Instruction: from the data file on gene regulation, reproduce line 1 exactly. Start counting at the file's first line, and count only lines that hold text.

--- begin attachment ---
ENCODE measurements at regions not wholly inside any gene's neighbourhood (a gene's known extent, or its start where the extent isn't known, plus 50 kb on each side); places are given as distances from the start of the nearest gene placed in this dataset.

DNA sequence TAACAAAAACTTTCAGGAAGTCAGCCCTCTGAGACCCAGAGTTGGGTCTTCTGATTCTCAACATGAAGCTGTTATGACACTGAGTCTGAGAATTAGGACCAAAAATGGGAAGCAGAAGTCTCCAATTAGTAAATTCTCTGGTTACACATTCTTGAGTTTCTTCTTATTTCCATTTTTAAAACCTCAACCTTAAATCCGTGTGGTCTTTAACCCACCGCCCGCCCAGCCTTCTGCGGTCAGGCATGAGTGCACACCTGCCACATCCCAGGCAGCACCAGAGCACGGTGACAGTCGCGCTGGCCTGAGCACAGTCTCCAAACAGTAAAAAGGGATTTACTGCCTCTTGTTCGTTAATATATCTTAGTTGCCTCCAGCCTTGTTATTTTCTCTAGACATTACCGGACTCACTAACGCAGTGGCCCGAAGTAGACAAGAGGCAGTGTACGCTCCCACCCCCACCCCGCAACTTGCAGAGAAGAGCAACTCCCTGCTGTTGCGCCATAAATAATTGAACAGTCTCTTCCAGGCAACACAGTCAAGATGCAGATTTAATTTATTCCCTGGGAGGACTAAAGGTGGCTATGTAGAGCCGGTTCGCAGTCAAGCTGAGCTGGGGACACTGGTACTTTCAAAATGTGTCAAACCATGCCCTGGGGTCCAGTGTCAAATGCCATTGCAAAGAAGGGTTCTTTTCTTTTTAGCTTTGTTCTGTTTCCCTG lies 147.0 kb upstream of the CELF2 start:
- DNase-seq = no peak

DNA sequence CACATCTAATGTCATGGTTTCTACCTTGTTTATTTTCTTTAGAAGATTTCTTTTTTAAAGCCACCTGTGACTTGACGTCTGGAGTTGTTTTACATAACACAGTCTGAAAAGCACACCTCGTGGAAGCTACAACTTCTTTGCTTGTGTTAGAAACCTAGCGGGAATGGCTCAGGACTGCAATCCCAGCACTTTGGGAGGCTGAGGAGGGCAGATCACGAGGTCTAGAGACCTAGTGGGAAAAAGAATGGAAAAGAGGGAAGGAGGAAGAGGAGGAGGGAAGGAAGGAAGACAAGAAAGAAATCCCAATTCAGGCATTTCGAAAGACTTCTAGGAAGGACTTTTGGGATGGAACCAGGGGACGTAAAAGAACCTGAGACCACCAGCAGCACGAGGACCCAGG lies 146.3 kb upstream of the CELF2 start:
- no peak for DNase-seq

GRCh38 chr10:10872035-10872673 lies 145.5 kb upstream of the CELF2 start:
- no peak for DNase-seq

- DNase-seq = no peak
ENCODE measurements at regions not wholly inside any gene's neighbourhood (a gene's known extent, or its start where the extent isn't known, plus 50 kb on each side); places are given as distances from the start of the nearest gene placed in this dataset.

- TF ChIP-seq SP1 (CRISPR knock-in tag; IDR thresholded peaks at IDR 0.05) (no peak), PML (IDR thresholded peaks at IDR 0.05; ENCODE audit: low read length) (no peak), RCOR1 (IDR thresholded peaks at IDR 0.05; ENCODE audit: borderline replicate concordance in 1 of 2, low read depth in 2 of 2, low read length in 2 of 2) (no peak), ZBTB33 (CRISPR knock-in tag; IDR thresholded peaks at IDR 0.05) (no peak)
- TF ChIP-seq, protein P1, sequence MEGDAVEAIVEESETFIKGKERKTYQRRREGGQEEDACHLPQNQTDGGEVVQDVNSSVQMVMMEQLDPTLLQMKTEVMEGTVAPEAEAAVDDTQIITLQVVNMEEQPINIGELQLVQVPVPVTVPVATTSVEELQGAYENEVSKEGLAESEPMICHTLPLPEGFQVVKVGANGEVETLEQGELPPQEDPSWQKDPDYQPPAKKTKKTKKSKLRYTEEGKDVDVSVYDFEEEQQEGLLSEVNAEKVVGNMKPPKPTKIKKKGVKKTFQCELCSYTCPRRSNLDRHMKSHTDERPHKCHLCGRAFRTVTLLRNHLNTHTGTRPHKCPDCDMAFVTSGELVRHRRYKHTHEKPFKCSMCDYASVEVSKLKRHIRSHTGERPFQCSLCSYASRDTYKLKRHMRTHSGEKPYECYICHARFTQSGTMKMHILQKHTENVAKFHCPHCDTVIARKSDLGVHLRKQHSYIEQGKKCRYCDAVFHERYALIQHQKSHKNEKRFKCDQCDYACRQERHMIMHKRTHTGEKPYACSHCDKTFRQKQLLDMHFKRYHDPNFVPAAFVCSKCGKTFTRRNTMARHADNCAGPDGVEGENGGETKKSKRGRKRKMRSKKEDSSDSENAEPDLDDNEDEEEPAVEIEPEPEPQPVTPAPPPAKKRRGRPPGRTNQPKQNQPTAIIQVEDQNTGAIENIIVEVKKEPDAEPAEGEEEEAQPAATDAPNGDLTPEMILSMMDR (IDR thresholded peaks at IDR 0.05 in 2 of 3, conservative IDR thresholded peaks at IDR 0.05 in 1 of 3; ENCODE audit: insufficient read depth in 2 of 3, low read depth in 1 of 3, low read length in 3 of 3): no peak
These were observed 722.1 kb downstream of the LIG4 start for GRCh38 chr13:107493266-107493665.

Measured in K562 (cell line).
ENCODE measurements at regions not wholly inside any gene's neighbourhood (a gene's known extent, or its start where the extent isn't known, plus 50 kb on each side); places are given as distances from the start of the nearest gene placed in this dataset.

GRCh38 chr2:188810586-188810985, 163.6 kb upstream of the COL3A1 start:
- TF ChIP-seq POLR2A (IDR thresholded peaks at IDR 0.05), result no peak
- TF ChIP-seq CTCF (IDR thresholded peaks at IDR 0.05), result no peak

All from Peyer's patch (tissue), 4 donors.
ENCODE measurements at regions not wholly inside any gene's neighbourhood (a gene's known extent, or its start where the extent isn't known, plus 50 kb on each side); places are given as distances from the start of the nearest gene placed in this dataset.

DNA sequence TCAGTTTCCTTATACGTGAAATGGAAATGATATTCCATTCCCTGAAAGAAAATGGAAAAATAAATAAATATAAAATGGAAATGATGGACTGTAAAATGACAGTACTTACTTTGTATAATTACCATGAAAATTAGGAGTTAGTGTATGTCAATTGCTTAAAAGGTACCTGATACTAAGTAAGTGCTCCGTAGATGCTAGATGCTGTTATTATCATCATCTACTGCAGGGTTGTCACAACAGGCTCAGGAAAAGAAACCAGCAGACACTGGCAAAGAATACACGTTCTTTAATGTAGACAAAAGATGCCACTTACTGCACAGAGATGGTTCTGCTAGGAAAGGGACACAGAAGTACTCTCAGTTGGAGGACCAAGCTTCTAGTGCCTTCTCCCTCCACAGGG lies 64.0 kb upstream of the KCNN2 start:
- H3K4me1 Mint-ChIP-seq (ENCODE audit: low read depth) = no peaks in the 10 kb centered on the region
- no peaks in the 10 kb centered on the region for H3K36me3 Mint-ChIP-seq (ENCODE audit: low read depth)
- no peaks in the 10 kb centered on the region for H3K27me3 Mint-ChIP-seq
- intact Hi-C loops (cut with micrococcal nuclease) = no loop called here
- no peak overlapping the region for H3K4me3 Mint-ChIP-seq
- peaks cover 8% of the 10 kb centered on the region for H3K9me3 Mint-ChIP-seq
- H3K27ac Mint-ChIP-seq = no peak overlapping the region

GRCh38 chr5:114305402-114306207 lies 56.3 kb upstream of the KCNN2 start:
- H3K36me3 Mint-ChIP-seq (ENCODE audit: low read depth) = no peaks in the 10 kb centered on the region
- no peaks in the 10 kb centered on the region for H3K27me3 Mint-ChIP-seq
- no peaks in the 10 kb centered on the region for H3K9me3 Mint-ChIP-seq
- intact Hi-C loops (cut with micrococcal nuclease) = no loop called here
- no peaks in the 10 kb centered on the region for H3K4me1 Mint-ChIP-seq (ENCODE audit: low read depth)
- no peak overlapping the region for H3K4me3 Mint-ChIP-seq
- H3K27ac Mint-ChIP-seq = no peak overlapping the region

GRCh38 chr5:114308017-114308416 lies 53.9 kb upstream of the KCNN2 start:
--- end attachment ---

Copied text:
ENCODE measurements at regions not wholly inside any gene's neighbourhood (a gene's known extent, or its start where the extent isn't known, plus 50 kb on each side); places are given as distances from the start of the nearest gene placed in this dataset.